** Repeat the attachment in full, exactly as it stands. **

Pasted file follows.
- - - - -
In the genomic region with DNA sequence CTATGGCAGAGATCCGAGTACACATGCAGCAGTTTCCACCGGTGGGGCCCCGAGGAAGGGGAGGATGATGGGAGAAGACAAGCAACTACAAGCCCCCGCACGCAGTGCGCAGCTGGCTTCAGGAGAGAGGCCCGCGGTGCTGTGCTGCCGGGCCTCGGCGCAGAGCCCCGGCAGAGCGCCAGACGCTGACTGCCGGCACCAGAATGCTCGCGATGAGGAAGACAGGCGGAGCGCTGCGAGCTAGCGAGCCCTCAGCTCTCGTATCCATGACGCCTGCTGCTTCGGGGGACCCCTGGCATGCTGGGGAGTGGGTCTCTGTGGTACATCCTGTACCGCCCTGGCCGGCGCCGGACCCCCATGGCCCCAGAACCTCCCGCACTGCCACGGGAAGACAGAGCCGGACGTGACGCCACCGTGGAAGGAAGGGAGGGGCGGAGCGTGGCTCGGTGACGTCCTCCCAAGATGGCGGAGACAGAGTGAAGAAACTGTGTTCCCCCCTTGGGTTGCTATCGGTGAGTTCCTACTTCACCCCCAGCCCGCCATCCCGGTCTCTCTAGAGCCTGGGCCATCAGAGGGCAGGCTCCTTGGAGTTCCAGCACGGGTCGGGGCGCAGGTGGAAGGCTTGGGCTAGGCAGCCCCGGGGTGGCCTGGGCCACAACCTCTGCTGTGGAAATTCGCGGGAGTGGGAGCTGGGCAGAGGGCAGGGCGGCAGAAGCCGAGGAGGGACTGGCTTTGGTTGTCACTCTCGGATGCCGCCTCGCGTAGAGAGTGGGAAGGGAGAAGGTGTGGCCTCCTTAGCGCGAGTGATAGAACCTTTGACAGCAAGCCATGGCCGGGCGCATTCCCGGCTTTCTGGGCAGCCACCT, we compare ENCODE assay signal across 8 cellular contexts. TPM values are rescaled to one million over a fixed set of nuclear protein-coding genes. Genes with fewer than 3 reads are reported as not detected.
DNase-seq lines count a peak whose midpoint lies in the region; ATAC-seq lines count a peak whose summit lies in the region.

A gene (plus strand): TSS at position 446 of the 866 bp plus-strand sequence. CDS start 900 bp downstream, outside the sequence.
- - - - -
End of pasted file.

In the genomic region with DNA sequence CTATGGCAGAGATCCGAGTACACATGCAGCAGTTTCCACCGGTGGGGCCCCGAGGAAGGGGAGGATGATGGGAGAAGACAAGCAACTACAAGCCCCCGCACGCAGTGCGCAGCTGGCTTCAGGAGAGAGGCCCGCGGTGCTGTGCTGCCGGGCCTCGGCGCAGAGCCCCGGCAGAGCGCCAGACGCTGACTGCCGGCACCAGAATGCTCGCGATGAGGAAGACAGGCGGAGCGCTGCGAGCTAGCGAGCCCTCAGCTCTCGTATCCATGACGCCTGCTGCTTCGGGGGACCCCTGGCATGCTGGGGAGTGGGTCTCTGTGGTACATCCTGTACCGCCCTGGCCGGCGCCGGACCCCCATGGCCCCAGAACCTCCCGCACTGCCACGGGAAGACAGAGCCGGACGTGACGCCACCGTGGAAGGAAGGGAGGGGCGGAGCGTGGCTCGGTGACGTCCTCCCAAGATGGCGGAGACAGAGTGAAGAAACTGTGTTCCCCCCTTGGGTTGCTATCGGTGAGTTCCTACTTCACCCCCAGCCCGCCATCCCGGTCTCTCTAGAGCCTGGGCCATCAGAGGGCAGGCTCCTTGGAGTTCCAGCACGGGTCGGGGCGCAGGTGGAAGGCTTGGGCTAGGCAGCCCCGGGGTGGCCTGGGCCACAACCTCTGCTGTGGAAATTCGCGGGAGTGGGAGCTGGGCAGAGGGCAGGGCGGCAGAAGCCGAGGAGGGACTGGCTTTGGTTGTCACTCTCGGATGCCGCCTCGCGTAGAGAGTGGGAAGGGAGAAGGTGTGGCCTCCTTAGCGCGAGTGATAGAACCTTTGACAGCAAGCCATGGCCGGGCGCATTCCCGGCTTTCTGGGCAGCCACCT, we compare ENCODE assay signal across 8 cellular contexts. TPM values are rescaled to one million over a fixed set of nuclear protein-coding genes. Genes with fewer than 3 reads are reported as not detected.
DNase-seq lines count a peak whose midpoint lies in the region; ATAC-seq lines count a peak whose summit lies in the region.

A gene (plus strand): TSS at position 446 of the 866 bp plus-strand sequence. CDS start 900 bp downstream, outside the sequence.